Myths about motherhood

De Greef encounters something similar, and depicts it in a drawing of her husband chatting with gloomy heads. Among them, he hung notes from the rope with texts like “Overtime,” “Who comforts the babysitter?” and “night out”. Caption: “The family economy, or: That moment when you realize that when you want to do something on your own, it has a direct impact on the other person.”

It also gives way to unsolicited comments from passers-by on the street, who always address her if the child is not wearing a hat or is crying. Mosselman is also criticized for breastfeeding or not breastfeeding: both mothers are satiated in their minds.

They concluded that the equality of men and women is complicated by ideas and myths about motherhood. Deprivation and inequality in relation to the partner, the other parent, are inherent. It comes down to the assumptions and expectations they seem to have internalized, which horrifies them both.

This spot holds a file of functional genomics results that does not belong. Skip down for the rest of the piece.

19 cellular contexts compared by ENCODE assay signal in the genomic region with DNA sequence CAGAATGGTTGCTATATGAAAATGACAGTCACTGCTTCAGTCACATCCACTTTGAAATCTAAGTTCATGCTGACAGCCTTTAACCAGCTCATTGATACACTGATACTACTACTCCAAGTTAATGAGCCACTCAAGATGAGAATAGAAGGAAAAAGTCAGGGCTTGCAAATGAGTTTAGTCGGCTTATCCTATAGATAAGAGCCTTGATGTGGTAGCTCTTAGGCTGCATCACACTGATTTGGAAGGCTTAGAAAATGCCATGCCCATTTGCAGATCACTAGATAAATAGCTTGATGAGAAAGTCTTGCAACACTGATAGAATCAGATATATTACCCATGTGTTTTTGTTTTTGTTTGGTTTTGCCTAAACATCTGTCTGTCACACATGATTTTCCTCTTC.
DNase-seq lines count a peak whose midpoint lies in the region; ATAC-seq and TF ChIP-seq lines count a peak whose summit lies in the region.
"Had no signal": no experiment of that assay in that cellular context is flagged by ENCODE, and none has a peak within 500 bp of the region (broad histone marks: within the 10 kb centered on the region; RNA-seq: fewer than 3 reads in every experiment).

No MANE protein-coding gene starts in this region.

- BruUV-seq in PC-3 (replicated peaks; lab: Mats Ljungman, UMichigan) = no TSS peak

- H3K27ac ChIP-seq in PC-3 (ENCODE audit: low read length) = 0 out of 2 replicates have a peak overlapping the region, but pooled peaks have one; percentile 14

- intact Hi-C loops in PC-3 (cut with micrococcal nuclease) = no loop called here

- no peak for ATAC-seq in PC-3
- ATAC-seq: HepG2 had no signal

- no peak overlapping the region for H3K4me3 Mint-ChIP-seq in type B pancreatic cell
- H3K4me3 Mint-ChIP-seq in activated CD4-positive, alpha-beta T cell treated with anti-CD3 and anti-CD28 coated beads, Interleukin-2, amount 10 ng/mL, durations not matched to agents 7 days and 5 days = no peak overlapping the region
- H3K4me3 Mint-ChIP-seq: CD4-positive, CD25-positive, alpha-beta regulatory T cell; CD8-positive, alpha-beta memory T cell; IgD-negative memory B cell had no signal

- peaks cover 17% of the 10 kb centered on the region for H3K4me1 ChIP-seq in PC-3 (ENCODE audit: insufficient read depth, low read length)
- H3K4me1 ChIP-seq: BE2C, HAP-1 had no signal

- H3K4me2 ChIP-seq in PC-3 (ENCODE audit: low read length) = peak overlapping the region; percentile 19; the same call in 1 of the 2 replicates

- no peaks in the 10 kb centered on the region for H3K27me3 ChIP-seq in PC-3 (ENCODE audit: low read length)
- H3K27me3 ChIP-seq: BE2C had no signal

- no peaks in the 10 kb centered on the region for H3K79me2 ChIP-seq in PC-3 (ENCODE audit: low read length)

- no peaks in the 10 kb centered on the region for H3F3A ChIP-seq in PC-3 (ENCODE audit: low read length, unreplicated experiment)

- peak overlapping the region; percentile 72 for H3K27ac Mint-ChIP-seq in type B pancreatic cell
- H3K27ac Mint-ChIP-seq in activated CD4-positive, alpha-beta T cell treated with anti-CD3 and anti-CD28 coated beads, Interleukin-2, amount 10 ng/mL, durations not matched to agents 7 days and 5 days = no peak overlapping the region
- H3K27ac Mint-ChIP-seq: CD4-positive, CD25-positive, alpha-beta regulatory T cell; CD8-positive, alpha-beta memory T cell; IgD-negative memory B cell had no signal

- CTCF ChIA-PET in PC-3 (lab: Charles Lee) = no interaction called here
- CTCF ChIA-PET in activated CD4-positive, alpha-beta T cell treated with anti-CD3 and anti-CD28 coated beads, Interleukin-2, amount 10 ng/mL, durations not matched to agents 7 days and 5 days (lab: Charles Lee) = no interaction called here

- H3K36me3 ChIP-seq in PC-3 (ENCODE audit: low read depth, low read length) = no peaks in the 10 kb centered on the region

Both books accurately, ruthlessly, and honestly portray the struggle with the “darkness and light” of motherhood, writes Muselman. De Greef does this not only with words, but also beautifully in pictures. Her characters, known from the daily comics previously featured in this newspaper, are always downright witty, as are her tall visions. but out the breast It turns out that as an illustrator she can do much more than that, because with thoughtful contrasts between dark and light and a very diverse font, from thick to dark and thin, she depicts many of her moods (recognizable to those with a child).

new balance